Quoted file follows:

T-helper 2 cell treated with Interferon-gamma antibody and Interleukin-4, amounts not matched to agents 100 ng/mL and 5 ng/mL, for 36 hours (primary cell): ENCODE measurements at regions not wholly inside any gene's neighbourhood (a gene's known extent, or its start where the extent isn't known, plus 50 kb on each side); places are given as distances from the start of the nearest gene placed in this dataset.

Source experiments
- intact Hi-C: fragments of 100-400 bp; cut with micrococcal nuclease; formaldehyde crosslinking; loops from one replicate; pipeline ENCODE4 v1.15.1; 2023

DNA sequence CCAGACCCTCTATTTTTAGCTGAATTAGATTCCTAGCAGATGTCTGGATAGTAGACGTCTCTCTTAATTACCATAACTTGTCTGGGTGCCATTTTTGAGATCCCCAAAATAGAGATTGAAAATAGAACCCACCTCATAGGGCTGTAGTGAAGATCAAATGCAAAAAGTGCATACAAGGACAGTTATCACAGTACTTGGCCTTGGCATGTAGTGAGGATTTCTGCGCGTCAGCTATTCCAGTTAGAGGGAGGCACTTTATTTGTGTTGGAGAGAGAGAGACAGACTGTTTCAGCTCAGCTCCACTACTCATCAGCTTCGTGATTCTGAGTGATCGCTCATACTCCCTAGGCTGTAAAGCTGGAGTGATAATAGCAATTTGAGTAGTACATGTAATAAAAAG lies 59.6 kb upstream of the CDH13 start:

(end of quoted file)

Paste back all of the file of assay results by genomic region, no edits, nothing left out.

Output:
T-helper 2 cell treated with Interferon-gamma antibody and Interleukin-4, amounts not matched to agents 100 ng/mL and 5 ng/mL, for 36 hours (primary cell): ENCODE measurements at regions not wholly inside any gene's neighbourhood (a gene's known extent, or its start where the extent isn't known, plus 50 kb on each side); places are given as distances from the start of the nearest gene placed in this dataset.

Source experiments
- intact Hi-C: fragments of 100-400 bp; cut with micrococcal nuclease; formaldehyde crosslinking; loops from one replicate; pipeline ENCODE4 v1.15.1; 2023

DNA sequence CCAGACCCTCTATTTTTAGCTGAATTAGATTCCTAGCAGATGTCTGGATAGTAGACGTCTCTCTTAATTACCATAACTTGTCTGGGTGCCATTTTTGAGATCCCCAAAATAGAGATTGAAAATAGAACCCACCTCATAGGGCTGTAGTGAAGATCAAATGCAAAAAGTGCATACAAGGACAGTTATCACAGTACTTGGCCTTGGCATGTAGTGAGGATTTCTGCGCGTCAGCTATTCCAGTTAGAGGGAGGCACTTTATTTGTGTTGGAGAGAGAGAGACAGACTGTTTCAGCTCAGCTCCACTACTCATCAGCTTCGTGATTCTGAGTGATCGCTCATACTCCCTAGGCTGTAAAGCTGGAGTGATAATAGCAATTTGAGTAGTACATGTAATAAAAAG lies 59.6 kb upstream of the CDH13 start: